4. The Character Names
What can I say about overblown character names that a million Mary Sues haven't already said already? Well, among the petal-skinned heroines I met in blurbs yesterday were Velvet Cavendish (sounds like a designer sofa), Lacey von Schuyler Durango (sounds like an exotic Mexican hors d'oeuvre), Joyous McQuarrie (sounds unspeakable), and Green Tamryn (and yes, the hero does shout "Green! Green!" at the moment of ecstasy – I checked). Boys' names, however, are where this genre really comes into its own. If you read the Viking! blurb above, you'll already have met Thorne the Relentless (personally, I'm dying to meet his brother, Sven the Marginally Less Impressive). But also worthy of note were Greylan MacKeage, Roshan DeLongpre, Tarr of Hellewyk, Jago Ransleigh (the Earl of St Aubyn), and my own favourite, Sir Marmaduke Strongbow, the dashing hero of Bride of the Beast (I only wish the title had been The Beast In Cider...).
5. The Euphemistic Sexual Encounters
The things I do for you, readers. In this case, I read an actual lurve scene from a randomly chosen novel (it was Unmasked by Virginia Henley) to see if what I'd always suspected about bodice-ripper encounters was true. And unfortunately it is. But I did learn a lot about the differences between a man and a lady when they haven't got their clothes on. Apparently a man has a "rampant splendor" and a "heavy sac", and there seems to be a definite risk of being nudged by "the head of his lance". A lady, meanwhile, has "saucy curls" and a "honeyed sheath" and at one stage, "her bud unfurled into an exotic flower whose petals were drenched with dew" (you might want to call Alan Titchmarsh about that). Most jawdroppingly of all, there's a reference to "her scalding woman's center" – doesn't that sound like a rather uncomfortable place to hold a consciousness-raising meeting? I also blame the author for injuring my brain enough with that turgid drivel to make me misread a perfectly innocent line about "one of Whitehall's incomparable cooks"....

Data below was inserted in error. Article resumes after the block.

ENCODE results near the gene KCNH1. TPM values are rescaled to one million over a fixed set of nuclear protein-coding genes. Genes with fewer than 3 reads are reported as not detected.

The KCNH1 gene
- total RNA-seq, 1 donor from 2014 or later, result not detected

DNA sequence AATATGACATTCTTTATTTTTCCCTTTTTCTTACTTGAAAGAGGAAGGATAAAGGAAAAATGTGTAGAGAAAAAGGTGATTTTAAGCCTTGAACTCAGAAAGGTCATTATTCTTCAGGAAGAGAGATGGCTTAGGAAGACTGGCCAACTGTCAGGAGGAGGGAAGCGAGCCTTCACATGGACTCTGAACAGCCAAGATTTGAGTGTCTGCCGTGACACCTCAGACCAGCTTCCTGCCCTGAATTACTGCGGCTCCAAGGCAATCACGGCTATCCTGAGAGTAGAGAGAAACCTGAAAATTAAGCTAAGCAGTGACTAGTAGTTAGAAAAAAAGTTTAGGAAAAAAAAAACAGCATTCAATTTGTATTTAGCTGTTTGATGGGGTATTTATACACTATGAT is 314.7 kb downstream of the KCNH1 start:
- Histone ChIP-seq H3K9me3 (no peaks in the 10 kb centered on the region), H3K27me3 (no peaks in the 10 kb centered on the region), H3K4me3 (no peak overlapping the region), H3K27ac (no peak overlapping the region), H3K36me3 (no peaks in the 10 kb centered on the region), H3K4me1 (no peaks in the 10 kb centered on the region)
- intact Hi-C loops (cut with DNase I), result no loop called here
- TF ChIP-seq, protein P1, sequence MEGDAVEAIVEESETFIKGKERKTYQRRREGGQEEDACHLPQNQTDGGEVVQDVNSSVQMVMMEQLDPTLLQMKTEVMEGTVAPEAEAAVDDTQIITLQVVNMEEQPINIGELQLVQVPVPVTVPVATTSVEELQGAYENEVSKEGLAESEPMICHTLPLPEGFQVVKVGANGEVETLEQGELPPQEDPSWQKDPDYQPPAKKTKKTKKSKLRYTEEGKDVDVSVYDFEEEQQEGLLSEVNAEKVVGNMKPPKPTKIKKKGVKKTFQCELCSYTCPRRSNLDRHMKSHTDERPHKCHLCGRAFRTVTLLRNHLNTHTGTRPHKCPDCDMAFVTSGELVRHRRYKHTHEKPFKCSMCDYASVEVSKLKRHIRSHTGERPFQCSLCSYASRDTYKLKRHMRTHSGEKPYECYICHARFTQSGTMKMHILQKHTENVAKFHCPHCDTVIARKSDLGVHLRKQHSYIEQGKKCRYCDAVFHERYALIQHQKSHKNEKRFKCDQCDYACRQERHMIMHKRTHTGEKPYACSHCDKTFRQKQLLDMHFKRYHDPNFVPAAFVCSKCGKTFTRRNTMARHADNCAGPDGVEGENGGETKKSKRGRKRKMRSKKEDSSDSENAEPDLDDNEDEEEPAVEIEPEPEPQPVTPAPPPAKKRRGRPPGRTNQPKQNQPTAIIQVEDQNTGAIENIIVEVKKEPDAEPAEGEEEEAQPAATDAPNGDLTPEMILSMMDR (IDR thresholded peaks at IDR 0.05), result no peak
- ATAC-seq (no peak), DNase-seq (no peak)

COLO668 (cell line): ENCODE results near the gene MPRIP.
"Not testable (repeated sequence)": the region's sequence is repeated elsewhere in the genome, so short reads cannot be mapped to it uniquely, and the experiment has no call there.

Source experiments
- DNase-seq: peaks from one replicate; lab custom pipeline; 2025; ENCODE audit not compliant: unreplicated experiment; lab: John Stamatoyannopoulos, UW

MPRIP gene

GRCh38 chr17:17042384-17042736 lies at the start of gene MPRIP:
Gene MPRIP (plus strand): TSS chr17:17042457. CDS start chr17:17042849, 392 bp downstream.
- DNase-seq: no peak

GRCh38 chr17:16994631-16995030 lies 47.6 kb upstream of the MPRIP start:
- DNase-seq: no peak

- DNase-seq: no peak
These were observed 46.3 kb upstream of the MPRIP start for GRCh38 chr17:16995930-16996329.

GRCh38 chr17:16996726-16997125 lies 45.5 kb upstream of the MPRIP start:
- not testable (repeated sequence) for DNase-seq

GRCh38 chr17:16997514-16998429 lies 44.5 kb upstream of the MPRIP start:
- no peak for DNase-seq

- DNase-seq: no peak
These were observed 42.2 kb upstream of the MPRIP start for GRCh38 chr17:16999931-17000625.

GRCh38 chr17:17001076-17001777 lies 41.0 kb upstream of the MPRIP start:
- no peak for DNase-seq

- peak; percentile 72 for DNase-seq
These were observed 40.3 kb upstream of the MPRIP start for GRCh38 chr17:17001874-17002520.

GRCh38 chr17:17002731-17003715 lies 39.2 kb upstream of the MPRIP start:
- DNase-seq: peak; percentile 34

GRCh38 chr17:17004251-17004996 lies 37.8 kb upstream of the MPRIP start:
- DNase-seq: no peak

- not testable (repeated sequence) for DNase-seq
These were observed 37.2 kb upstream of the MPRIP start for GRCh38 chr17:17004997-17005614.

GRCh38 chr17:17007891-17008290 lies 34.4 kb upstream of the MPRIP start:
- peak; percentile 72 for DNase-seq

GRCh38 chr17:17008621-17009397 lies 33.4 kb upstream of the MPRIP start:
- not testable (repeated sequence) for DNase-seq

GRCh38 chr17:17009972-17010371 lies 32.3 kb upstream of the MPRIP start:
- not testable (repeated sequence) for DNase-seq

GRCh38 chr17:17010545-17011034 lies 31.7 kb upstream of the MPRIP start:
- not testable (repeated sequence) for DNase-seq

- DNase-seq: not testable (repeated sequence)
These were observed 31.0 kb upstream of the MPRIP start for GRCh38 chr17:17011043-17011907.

6. Actually Attempting To Read The Text
I will leave now to scour out my brain with carbolic soap after the last section, but before I do so, I wish to point you in the direction of one of the handily available Amazon Extracts so you can get a flavour of what a torment the text in these books actually is. In this case it's another timeless classic (hem hem) from the same woman that brought you oh-so-very-wrong cat-lurving novel Rejar, but this one involves no cats (a small mercy) and is called High Intensity. Just read the excerpt for yourselves. The only intervention I will deign to make is to point towards the words "Tyberius Augustus Evans, renowned theoretical physicist", and then point towards the cover image. Enough said, methinks....